Three women became Norwegian queens in this robe. Maud was the last one
Right after the coronation of King Haakon and Queen Maud, the Norwegian Parliament decided to stop the practice of coronations. Maud’s coronation robe is now displayed in Queen Sonja’s Art Stable.
The old stable in the corner of the Palace Park in Oslo was transformed into Queen Sonja’s Art Stable six years ago. The first thing you see when you enter is a magnificent robe made of dark red velvet and fur, with sewn-on silver crowns.
It has been worn by three Norwegian queens. It should have been four.
The cape was made for Queen Joséphine when she and Oscar I were to be crowned in Norway in the mid-1800s.
“But they were still not crowned in Norway, only in Sweden,” Sandra Lorentzen says. She is a curator and chose the queen's robe when sciencenorway.no asked about the best item the Art Stable has to offer.
Did not want to crown a Catholic
Joséphine was both a duchess and a princess in Italy. Therefore, she was a good match for the Swedish-Norwegian royal house, which needed legitimacy after a French officer was elected king a few years earlier.
But Joséphine was Catholic. She had been promised religious freedom in Norway-Sweden, but the Norwegian bishop in Nidaros did not want to crown a Catholic queen, according to royalcourt.no. As a result, she never got to wear her newly made coronation robe.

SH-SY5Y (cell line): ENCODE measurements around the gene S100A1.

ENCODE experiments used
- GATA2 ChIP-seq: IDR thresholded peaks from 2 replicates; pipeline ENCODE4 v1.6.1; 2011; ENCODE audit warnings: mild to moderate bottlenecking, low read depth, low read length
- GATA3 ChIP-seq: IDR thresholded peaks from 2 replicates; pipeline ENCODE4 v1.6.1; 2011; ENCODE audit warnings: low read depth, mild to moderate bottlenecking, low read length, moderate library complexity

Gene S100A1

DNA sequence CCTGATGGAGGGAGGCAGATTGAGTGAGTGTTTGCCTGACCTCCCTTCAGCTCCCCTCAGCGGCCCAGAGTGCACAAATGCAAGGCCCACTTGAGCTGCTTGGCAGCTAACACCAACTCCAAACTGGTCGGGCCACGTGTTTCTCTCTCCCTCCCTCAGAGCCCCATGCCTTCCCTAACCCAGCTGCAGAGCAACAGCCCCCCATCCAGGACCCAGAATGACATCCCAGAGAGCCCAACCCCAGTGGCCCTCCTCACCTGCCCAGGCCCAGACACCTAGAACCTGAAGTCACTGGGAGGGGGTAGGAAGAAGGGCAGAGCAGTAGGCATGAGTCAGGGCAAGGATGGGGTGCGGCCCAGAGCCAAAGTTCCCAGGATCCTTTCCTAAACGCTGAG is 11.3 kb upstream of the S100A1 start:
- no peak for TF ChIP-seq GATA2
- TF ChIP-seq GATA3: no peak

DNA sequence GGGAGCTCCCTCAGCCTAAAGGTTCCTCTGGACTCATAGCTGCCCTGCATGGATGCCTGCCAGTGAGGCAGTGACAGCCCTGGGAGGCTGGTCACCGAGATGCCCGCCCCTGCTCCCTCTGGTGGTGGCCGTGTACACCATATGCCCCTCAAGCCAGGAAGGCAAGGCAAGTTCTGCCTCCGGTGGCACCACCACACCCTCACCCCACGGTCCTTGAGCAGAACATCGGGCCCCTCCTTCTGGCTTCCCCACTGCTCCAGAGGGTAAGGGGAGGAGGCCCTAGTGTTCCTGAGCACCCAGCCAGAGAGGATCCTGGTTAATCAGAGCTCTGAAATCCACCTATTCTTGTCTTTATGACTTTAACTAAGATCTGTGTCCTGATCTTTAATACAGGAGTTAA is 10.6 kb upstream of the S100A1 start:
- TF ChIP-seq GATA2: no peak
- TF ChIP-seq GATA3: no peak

The robe is now on display along with other items from the Royal Palace. Most of them are still in use but are now on loan to the Art Stable.
“We have chosen to highlight the craftsmen who made what we exhibit. Many of these professions are dying out or are worthy of conservation,” Lorentzen says.
Furrier’s trade is one such craft. It involves designing and sewing garments made of fur. In the past, furrier was a common profession in Norway, but today there are only five fur workshops left, according to snl.no (link in Norwegian).
“Furrier’s trade is an ancient craft that dates back to the Stone Age. People dressed in animal skins to face all kinds of weather,” Lorentzen says.
Today, we have stopped wearing fur, and fur farming was banned in 2019.
“Furrier’s trade is a dying profession, but they still repair existing coats,” she says.
It was the Swedish furrier Frans Willibald Hellbacker who made the queen's coronation robe.
1,500 stoats were used
“We don't know much about him, but he made all the Swedish and Norwegian coronation robes. Presumably, he had some kind of royal warrant,” Lorentzen says.
It took 1,500 Siberian stoats to make the ermine fur on the collar, along the front, and on the underside of the train.
Underneath the fur robe, the queens wore a dress, while the kings wore uniforms.
“When I saw the coronation of King Charles in England, I thought it must have been very hot for him with all those layers,” she says.